• Though it is treatable and sometimes can help in the treatment process as a whole, relapse should never be counted as “acceptable.” Viewing relapse as a minor inconvenience rather than what it actually is—a huge roadblock in the path to sobriety—can cause a user to not care as much about treatment.
    • It is always important to remember that recovery is something to appreciate and enjoy. If the residential treatment you are taking part in feels like it is forcing you to do things you are not comfortable with, you may want to consider finding a new center. Your comfort and happiness should always be the number one priority as patient comfort directly correlates to higher success rates.

    What to Expect from Residential Treatment Programs

    In general, a residential treatment program will use clinically-proven methods and modalities to help treat addiction. Through the use of Cognitive Behavioral Therapy, Dialectical Behavior Therapy, and Motivational Interviewing, a patient will find themselves learning about the psychological reasons behind their addiction. With this knowledge, drug addiction recovery is generally much easier for someone struggling with addiction.

    As a well-tested, successful method, Cognitive Behavioral Therapy (CBT) has been one of the most effective therapies in treating psychiatric illnesses and disorders. As the most widely used evidence-based method for treating mental health conditions, CBT is the psychosocial treatment of choice.

    While its intended use was to treat depression, there have been multiple studies that show CBT to be effective in treating less severe mental health disorders, such as anxiety, PTSD, substance abuse and addiction, and personality disorders. When used together with professionally-administered medications, CBT can also treat co-occurring mental conditions like obsessive-compulsive disorder, severe depression, opioid addiction, bipolarity, and other psychotic disorders.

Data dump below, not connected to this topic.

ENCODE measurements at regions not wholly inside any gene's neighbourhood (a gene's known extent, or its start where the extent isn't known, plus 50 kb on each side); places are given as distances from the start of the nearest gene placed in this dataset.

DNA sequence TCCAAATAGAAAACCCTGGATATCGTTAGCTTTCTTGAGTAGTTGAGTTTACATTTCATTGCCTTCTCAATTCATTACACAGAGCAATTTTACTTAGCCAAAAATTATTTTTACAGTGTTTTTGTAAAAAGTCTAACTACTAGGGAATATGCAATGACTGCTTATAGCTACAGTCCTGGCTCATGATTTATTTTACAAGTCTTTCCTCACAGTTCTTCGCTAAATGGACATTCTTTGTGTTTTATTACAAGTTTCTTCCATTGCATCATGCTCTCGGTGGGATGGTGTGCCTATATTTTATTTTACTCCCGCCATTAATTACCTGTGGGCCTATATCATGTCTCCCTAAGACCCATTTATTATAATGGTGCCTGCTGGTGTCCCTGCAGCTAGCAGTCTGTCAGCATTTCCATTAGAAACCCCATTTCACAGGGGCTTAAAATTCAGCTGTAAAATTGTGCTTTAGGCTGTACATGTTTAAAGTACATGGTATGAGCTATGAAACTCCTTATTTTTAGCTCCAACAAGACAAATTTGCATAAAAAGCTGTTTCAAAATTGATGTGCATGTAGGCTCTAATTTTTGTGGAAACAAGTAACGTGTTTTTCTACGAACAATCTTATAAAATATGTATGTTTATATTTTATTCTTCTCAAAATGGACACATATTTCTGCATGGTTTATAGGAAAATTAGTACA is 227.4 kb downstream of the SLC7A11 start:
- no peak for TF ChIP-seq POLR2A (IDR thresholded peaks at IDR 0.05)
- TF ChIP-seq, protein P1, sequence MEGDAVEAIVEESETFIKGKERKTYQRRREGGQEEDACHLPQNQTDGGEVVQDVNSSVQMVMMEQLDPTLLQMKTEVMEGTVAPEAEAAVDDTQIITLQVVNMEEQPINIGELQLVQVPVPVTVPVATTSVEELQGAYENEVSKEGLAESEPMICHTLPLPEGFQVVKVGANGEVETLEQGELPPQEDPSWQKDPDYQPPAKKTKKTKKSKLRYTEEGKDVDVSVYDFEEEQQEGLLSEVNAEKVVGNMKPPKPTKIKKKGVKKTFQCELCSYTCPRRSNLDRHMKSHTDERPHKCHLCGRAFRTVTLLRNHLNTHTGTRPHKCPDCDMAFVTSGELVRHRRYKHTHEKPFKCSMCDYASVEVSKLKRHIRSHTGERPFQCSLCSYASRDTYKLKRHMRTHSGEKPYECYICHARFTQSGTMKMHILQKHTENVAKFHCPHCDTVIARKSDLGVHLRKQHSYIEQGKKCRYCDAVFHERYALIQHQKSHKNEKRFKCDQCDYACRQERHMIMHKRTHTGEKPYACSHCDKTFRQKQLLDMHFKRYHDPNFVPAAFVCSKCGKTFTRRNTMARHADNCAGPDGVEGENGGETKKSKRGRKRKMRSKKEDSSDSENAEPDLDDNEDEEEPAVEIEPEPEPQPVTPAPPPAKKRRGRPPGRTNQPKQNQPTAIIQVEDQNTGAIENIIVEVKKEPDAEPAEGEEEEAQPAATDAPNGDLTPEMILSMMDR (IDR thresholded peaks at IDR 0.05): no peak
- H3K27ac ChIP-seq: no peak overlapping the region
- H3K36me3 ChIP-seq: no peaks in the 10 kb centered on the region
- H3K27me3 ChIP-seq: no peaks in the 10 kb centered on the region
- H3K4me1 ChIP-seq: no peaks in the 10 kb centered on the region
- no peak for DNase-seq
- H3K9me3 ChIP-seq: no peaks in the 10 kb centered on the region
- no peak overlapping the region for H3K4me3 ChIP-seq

Another method that is commonly used to help people that suffer from personality disorders is Dialectical Behavioral Therapy (DBT). Not only is it effective in treating personality disorders, but it has been tested and found to be effective in treating negative patterns of behavior, including but not limited to self-harm, suicidal thoughts, substance abuse, and many other disorders that may affect mood.

    As a modified branch of Cognitive Behavioral Therapy, DBT shares many of the same methods and qualities. Both CBT and DBT are referred to as types of “talk therapy,” and while CBT delves deep into the understanding and interaction of a patient’s emotions, DBT follows a much looser structure and is more centered on the social and emotional aspects of addiction.

    Motivational Interviewing ventures off the path of traditional models and has a very specific use. The idea of Motivational Interviewing (MI) asserts that through specific tone of voice and speaking style, a therapist can influence a client to make behavioral changes and resolve ambivalence (commonly known as “mixed feelings”). In the case of addiction treatment, MI is used to help resolve mixed feelings toward whether drug abuse’s cons outweigh the pros.

    Motivational Interviewing was first referenced in an article by clinical psychologist William R. Miller, Ph.D. in Behavioral Psychotherapy with the title of “Motivational Interviewing with Problem Drinkers”. Throughout the article, Miller describes the traditional idea at the time (1983) as “The traditional model of motivation in problem drinkers attributes almost all motivational properties to the personality of the individual.”

    Why Choose Residential Treatment at Arete Recovery?

    Maryland House Detox has a unique take on what treatment should be. We believe that the needs and comfort of the patient should always come first.

    As soon as you enter our treatment center, you are a VIP. Our staff will supervise you throughout your entire substance abuse and addiction process, and every member will be more than happy to help you. Throughout your time at Maryland House Detox, a team of qualified and professional doctors, case managers, nurses, and psychiatrists will supply any resource or support you may need to reach sobriety.

    If you or a loved one suffers from relapse, withdrawal, addiction, dependency, or any other issue relating to substance disorder, call Maryland House Detox at (888) 263-0631 or contact us online. We are excited to be a part of your own addiction recovery story, and we will go above and beyond to ensure that your addiction treatment story is one with a happy ending.

    Ready to get help?Let's get started now

    Let our treatment experts call you today.